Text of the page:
Understanding the algos behind

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Understanding the algos behind 2017-03-03T15:29:04+00:00

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  • Alexander Horn
    Keymaster
    Post count: 374

    Understanding the algos behind

  • reuptake
    Participant
    Post count: 86

    So to start the discussion. Am I correct about how this works? “Static Ranking (SR): All strategy components receive directly in one step the allocation which maximizes the the modified sharpe ratio of the overall portfolio for the rebalancing period.”

    So in case of 2 component strategy (AAA and BBB ETFs):

    1. Create a portfolio of 100% AAA / 0% BBB, compute modified Sharpe for lookback period
    2. Create a portfolio of 90% AAA / 10% BBB, compute modified Sharpe for lookback period
    .
    .
    .
    10. Create a portfolio of 0% AAA / 100% BBB, compute modified Sharpe for lookback period
    11. Select portfolio with the highest Sharpe

    (I skip other parameters like mean reversion period and so on).

  • Alexander Horn
    Keymaster
    Post count: 374

    Yes, for Static Ranking (SR) the algo permutes (runs through) all possible combinations of the constituents to find the best combination in terms of modified Sharpe.

    In difference, for Dynamic Ranking (DR), the algo would first permute all combinations of all non-bond ETF to find the best combination in terms of modified Sharpe, and then in a second step add the bond ETF in its best mix.

  • reuptake
    Participant
    Post count: 86

    So it’s not a very good idea to run this on, eg. 500 stocks? 🙂

    • Alexander Horn
      Keymaster
      Post count: 374

      No, beside the technical hurdles, I doubt you would get any suitable result running on such huge number of stocks. In our experience it´s better to stay at the index level for a market, or to use a limited number of index constituents (Dow, Nasdaq or sub indexes of the S&P500).

    • Tom Gnade
      Participant
      Post count: 25

      I actually managed to get it to run on the entire list of S&P 500 stocks several times before it became unstable. It takes a while. I’m not 100% sure the program is multi-threaded and using all 4 CPU cores, if it isn’t then that would help, along with using a 64-bit architecture, so larger chunks of data could be processed in memory.

    • Alexander Horn
      Keymaster
      Post count: 374

      Tom, as you commented over the phone, in the long run probably the way to go is probably a cloud-based QuantTrader, which would allow more computing power and alliviate some of the data issues. Let us discuss this further, very much appreciate your input.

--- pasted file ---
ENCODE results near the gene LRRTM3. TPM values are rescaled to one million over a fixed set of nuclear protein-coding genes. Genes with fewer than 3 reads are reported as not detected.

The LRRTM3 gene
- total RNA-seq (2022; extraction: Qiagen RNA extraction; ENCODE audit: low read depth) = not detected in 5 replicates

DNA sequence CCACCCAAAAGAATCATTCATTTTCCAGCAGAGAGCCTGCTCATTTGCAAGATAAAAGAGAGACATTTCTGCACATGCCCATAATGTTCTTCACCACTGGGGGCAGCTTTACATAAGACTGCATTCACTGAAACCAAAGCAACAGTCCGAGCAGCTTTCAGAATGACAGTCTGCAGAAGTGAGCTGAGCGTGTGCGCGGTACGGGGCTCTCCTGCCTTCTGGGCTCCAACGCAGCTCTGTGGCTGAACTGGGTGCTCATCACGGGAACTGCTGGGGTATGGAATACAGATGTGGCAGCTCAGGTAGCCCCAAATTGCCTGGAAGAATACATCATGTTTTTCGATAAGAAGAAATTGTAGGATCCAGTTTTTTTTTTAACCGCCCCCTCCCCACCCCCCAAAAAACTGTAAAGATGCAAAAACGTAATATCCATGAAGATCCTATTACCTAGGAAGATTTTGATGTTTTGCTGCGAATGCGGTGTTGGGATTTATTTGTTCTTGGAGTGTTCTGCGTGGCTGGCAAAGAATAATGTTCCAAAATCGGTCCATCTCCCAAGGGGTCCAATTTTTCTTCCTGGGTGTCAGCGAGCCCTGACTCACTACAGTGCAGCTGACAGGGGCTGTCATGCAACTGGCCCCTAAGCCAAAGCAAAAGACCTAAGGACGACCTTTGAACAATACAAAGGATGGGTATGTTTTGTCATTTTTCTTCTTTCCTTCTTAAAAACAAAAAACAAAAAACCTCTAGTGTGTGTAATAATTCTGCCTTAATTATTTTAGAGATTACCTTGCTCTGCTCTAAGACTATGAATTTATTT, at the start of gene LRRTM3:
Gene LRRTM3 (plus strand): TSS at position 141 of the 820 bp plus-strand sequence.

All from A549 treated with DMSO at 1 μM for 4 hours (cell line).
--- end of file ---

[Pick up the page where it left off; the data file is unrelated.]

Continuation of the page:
• brwg
    Participant
    Post count: 9

    I am new to QuantTrader.I am still not very sure about the logic for DR.

    For example, in your Nasdaq 100 Hedged strategy, DR is used and the potential component consists of TMF, UGLD and #Nasdaq100. TMF is the only symbol being classified as Treasury ETF. The others are ‘Common ETF”. The ranking is to pick the top 1 ETF.

    Does this mean:

    (1) at the time of ranking, UGLD and #Nasdaq will be compared first to find the top ETF among the two. After that, the system will add TMF and find the best asset allocation between TMF and the Top 1 ETF (between UGLD and #Nasdaq)?

    or

    (2) at the time of ranking, UGLD and TMF will get compared first. After that, the system will find out the optimal allocation between #nasdaq and the top of the two (UGLD and TMF)?

    It appears to me the system runs as per the above (2).

    How do we tell QuantTrader which ETF or sub strategy is to be added in the second step? I thought this is being controlled when we set up the Symbol: If the symbol is classify as “Treasury ETF”, it will only be added in the second step in the case of DR. However, in the case of the #Nasdaq100 strategy, only TMF is classified as “Treasury ETF” but it appears to me that the DR logic runs like the scenario 2 ,where TMF is compared in the first step, rather than scenario 1 where TMF is only added in the second step. Can you please explain?

    Similarly in the strategy of GMRS Hedge, DR is used to pick the top 2 ETFs. The ranking logic appears to select the top 2 of the six global market ETFs first and in the second step the #Hedge portion is added to form the portfolio. My question is, as #Hedge is classified as ‘Common ETF’, how does the system knows #hedge should be added in the step 2 rather than being compared in step 1?

    thanks

    thanks

    1 user thanked author for this post.
  • reuptake
    Participant
    Post count: 86

    I am new to QuantTrader.I am still not very sure about the logic for DR.

    Thanks for asking this questions, those are exactly my questions too. I’ve added TQQQ and UDOW to 3x UIS strategy. I thought it will always use one of SPXL, TQQQ, UDOW and some hedge (UGLD or TMF). This is not the case. I think what the order of ETFs added may be significant.

    • Vangelis
      Moderator
      Post count: 144

      Bryan,

      Your number (2) example is correct.

      A simpler example:
      SPY
      EFA
      EEM
      TLT

      The last stock/ETF in the list in the portfolio manager works as a ‘hedge’ if the DR Algo is chosen and will always be included. So when we pick DR and Top 1 ETF, the algo will pick the best ETF from SPY/EFA/EEM and then combine it with TLT. The result will be allocation to two ETFs always inclusive of the last ETF.
      In the Nasdaq 100 hedged, the last symbol is #Nasdaq. So the DR algo would rank TMF and UGLD and then combine the best with #Nasdaq, i.e., what you mentioned as choice (2).

      Alex just included a much needed table explaining the modified sharpe algos in this new post:

  • brwg
    Participant
    Post count: 9

    great. thank you very much. this is very helpful. i will read through the materials.

    regards

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